Skip to main content
ARS Home » Northeast Area » Ithaca, New York » Robert W. Holley Center for Agriculture & Health » Emerging Pests and Pathogens Research » Research » Publications at this Location » Publication #312615

Research Project: PSEUDOMONAS SYSTEMS BIOLOGY

Location: Emerging Pests and Pathogens Research

Title: Pseudomonas syringae pv. Tomato DC3000 Type III secretion effector polymutants reveal an interplay between hopAD1 and AvrPtoB

Author
item WEI, HAI-LEI - Cornell University - New York
item CHAKRAVARTHY, SUMA - Cornell University - New York
item MATHIEU, JOHANNES - Boyce Thompson Institute
item HELMANN, TYLER - Cornell University - New York
item Stodghill, Paul
item Swingle, Bryan
item MARTIN, GREGORY - Boyce Thompson Institute
item COLLMER, ALAN - Cornell University - New York

Submitted to: Cell Host and Microbe
Publication Type: Peer Reviewed Journal
Publication Acceptance Date: 4/6/2015
Publication Date: 6/10/2015
Citation: Wei, H., Chakravarthy, S., Mathieu, J., Helmann, T.C., Stodghill, P., Swingle, B.M., Martin, G.B., Collmer, A. 2015. Pseudomonas syringae pv. Tomato DC3000 Type III secretion effector polymutants reveal an interplay between hopAD1 AvrPtoB. Cell Host and Microbe. 17(6):752-62.

Interpretive Summary: Plant pathogens inject multiple effector proteins into plant cells to suppress the plant immune response and enable the pathogens to cause disease. In most cases, the function of individual effectors is not known or cannot be detected because their interactions with plant systems is masked by the action of other effectors. To address these issues, a model plant pathogen (Pseudomonas syringae) was modified by deleting all of its known effector genes. This modified pathogen was no longer able to cause disease or plant cell death. Further analysis of this modified pathogen enabled the discovery of HopAD1 effector function and revealed a new function for the well-studied effector, AvrPtoB. This work demonstrates the utility of the engineered pathogen strain for analyzing the function of pathogen effectors in plants. This is likely to have a large impact on the ways that scientists study the molecular details of plant interactions with bacteria, fungi, and plant eating insects. Additionally, this work led to the discovery of new details regarding the mechanisms that bacteria use to overcome plant immunity, which informs our understanding of how to implement plant resistance to control disease in crops.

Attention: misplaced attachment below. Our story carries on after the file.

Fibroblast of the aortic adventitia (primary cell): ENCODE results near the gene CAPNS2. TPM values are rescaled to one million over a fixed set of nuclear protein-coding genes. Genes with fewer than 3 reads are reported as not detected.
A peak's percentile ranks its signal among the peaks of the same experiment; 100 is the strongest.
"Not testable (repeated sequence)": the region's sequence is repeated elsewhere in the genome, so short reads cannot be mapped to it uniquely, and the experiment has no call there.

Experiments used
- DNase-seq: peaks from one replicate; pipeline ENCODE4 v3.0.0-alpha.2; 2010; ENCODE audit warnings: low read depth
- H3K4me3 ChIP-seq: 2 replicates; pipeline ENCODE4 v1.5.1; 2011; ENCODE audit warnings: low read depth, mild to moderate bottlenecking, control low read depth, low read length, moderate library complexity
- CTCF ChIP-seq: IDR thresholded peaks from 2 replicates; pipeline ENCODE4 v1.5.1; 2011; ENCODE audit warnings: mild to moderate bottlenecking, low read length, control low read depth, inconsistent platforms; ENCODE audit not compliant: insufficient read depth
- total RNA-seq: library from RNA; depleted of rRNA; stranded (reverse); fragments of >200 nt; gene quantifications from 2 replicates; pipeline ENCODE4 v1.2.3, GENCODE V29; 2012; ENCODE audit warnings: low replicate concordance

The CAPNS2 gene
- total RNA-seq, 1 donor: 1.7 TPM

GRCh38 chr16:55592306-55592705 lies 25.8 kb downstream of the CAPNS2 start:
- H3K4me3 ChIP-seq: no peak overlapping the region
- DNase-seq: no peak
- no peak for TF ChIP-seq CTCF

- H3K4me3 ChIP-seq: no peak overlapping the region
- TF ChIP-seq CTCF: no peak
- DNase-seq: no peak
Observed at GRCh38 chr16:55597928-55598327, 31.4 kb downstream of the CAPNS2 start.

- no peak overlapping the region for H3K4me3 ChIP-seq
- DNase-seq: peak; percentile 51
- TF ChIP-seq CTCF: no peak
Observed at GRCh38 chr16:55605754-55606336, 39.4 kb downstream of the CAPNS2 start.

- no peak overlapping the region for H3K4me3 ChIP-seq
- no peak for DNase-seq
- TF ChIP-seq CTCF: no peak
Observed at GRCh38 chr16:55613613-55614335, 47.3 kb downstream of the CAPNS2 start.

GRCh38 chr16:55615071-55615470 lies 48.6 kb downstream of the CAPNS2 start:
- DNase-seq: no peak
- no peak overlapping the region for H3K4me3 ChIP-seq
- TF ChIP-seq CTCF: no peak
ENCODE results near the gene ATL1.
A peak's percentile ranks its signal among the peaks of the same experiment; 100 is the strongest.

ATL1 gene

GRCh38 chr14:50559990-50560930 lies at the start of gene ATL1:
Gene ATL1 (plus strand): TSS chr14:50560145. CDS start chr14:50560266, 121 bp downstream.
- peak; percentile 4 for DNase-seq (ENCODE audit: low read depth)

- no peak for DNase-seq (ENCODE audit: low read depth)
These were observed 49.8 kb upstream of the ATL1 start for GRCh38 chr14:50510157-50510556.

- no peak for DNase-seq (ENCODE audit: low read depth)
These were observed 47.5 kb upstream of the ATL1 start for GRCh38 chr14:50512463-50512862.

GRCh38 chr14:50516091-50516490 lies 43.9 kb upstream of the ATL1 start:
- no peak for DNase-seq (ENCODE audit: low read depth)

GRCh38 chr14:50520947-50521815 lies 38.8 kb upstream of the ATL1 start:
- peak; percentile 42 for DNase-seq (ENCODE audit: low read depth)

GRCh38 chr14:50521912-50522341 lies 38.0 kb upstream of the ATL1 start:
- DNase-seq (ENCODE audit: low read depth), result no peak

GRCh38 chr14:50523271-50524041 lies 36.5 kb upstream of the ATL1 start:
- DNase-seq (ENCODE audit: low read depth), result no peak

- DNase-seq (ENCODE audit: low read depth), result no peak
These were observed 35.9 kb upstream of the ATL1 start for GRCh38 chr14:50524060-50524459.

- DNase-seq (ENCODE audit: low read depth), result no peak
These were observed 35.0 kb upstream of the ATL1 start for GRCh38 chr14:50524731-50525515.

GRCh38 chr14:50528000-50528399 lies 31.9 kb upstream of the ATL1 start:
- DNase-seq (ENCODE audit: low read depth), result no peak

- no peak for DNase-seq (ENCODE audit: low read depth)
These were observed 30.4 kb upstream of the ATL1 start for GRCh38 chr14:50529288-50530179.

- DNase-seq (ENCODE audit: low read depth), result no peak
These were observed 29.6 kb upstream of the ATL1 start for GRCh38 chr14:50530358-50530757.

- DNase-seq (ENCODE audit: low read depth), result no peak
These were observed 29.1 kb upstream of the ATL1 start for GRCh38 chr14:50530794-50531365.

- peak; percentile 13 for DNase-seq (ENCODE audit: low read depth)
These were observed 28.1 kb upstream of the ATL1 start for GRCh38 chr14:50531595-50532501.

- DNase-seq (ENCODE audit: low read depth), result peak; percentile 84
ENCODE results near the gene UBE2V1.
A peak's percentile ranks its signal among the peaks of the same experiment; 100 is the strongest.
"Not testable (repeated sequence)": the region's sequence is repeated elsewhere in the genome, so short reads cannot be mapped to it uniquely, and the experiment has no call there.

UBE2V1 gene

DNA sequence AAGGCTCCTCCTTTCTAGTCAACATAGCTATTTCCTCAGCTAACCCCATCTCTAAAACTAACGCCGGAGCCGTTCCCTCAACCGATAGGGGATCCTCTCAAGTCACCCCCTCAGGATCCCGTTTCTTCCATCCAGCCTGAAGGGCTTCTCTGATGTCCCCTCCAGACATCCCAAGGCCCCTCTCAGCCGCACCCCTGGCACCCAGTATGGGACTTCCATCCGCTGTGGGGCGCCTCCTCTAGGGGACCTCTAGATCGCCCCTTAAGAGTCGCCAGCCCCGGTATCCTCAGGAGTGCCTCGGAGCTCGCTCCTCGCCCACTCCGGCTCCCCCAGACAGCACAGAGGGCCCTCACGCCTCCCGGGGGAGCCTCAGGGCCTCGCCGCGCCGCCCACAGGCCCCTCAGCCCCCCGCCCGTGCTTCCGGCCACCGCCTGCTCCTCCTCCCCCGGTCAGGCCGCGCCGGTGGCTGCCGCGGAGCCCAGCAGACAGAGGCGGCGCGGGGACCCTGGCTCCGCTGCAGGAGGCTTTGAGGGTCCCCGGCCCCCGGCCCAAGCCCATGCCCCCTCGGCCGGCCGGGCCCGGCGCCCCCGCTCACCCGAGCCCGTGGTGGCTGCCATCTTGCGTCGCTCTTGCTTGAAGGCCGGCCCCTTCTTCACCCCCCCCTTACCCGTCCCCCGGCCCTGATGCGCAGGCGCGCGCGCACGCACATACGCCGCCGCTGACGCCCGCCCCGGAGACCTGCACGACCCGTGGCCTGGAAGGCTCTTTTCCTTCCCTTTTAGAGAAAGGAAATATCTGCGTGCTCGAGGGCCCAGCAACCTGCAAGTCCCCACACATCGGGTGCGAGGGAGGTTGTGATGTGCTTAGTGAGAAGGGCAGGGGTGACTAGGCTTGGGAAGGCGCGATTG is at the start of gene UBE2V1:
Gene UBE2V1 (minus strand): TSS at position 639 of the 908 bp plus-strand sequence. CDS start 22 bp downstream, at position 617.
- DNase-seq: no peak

Technical Abstract: The model pathogen Pseudomonas syringae pv. tomato DC3000 suppresses the two-tiered innate immune system of plants by injecting a complex repertoire of effector proteins into host cells via the type III secretion system. The model effector AvrPtoB has multiple domains and plant protein interactors in both tiers of immunity. A functionally effectorless Pst DC3000 polymutant lacking 36 effectors was constructed, sequence confirmed, and used to explore interplay among effectors in minimalized repertoires. HopAD1 was found to elicit in the model plant Nicotiana benthamiana an immunity-associated cell death that was suppressed partially by native AvrPtoB and completely by AvrPtoBM3, which has site-specific mutations disrupting its E3 ubiquitin ligase domain and the two known domains for interacting with immunity-associated kinases. AvrPtoBM3 also gained the ability to interact strongly in a yeast two-hybrid system with immunity-associated kinase MKK2, whose production is needed for HopAD1-dependent cell death. The use of the native pathogen with reduced subsets of effectors has revealed new virulence activities for AvrPtoB and establishes an optimum system for studying effector interplay.